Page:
April CASSUG Monthly Meeting #Networking @CASSUG_Albany

Our April meeting will again be online. NOTE: you MUST RSVP to this Meetup at https://www.meetup.com/Capital-Area-SQL-Server-User-Group/events/277383641/ to view the Zoom URL!

Our April guest speaker is Andy Yun!

Topic: How Intelligent Query Processing improves T-SQL performance

Do you write T-SQL for a living and want to improve its performance? Do you wish your 3rd party vendor code would magically go faster? Then you need to learn about Intelligent Query Processing in SQL Server 2019.

While IQP has benefits for both operational and development DBAs, this presentation will focus on T-SQL capabilities. We will explore how IQP impacts Table Variables, Scalar User Defined Functions, and Batch Mode for Rowstore.

When you leave, you’ll have a solid understanding of how SQL Server 2019 can improve your T-SQL code performance, potentially without a single code change!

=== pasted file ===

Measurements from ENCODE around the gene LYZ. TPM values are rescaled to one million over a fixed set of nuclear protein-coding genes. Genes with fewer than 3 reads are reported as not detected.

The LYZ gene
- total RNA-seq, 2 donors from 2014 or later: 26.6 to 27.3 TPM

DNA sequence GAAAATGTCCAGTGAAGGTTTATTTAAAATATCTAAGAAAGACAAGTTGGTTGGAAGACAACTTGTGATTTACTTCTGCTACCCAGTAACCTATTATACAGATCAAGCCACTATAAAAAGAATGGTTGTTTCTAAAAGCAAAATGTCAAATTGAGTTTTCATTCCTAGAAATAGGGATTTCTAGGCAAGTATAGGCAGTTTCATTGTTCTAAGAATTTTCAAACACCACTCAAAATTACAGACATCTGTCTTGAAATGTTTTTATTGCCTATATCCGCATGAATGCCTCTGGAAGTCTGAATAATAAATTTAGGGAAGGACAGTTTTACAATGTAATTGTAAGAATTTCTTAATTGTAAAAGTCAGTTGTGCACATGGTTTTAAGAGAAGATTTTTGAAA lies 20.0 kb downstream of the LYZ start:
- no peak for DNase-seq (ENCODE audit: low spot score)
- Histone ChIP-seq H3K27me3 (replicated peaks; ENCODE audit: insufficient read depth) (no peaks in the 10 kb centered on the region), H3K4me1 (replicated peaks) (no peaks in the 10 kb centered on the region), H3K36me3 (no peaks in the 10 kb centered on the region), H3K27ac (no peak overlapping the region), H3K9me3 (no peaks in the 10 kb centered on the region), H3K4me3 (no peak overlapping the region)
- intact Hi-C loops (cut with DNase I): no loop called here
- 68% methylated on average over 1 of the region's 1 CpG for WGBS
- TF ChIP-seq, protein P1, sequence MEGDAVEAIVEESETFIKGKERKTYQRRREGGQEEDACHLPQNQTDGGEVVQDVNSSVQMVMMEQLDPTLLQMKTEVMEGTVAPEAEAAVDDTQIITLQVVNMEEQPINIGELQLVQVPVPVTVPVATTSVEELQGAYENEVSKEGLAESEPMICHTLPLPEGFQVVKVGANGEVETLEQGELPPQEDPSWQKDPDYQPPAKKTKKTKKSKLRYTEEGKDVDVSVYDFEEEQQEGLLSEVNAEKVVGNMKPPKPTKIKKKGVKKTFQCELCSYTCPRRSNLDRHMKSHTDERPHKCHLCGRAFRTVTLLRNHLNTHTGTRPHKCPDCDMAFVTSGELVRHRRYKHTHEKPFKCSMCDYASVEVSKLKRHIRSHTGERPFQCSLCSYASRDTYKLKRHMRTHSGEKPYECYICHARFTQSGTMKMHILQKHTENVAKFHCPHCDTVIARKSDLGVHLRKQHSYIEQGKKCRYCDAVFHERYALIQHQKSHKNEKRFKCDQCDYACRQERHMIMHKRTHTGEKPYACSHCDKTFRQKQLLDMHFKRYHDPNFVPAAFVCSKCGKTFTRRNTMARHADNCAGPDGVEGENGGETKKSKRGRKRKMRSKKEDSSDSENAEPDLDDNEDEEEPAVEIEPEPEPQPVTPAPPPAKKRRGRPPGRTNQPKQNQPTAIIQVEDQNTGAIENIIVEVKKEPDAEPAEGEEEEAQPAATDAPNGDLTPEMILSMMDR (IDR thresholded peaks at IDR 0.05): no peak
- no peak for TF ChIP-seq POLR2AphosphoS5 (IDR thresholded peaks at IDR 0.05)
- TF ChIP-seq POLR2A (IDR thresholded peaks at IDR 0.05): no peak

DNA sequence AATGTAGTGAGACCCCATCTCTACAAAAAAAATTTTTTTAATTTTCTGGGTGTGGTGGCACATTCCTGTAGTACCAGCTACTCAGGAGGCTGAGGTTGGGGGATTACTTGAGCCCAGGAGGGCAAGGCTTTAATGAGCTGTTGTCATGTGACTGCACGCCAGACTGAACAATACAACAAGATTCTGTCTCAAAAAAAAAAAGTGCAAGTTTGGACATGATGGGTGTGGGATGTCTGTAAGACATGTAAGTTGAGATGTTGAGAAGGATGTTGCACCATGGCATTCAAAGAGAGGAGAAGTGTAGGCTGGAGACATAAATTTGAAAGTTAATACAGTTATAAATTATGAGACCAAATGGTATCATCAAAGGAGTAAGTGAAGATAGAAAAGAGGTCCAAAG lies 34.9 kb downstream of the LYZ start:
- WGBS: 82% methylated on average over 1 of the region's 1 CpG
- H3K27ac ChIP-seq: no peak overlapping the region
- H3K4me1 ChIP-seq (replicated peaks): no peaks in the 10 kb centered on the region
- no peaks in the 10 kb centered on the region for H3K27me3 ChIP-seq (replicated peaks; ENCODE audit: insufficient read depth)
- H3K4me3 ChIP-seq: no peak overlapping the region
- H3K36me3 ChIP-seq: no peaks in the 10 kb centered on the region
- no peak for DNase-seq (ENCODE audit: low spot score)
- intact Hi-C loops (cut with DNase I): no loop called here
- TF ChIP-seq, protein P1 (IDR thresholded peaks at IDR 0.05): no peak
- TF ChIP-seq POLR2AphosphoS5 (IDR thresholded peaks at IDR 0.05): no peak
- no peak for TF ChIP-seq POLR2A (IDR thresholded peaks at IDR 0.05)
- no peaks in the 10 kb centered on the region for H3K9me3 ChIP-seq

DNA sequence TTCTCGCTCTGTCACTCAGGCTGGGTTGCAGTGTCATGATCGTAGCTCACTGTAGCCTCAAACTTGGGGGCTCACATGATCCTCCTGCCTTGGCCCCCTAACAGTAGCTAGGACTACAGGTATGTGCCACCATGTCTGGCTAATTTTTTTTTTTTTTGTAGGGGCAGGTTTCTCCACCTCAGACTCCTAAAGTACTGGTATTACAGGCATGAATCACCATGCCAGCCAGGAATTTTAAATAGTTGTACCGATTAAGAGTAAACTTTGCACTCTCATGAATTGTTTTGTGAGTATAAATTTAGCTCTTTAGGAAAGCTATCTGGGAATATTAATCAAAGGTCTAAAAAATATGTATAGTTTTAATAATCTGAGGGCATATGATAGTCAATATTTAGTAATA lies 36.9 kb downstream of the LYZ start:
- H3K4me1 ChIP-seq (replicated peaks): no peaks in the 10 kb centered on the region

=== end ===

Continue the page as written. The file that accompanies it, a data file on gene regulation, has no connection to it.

Our online meeting schedule is as follows:

  • 6:00: General chat, discussion, and announcements
  • 6:30: Presentation

We usually wrap up between 7:30 PM and 8:00 PM.

Please RSVP to this Meetup using the above link, then use the online event URL to join (note: you MUST RSVP for the URL to be visible). We will send out a meeting password as we get closer to the event.

Thanks to our sponsor, Datto, for making this event possible!

#SQL101: Raising awareness of SQL injection

(Image credit: XKCD.com)

I don’t think there’s an experienced web developer or DBA who isn’t familiar with the classic “Bobby Tables” XKCD cartoon above. Just about any time you mention “Bobby Tables” to most experienced IT people, (s)he will immediately know to whom you are referring. Most experienced web developers and DBAs are aware of SQL injection and will take steps to ensure that it’s addressed. Grant Fritchey has a presentation about SQL injection (you can view and download his slide deck here) in which he’s not shy about his desire to “kill Bobby Tables.” I’ve seen him present it at SQL Saturday, and I highly recommend it.

Of course, the keyword here is “experienced.” For people who don’t have that experience, and who build websites that connect to databases, I think it should be lesson #1. Today, I had an experience that reminded me of that.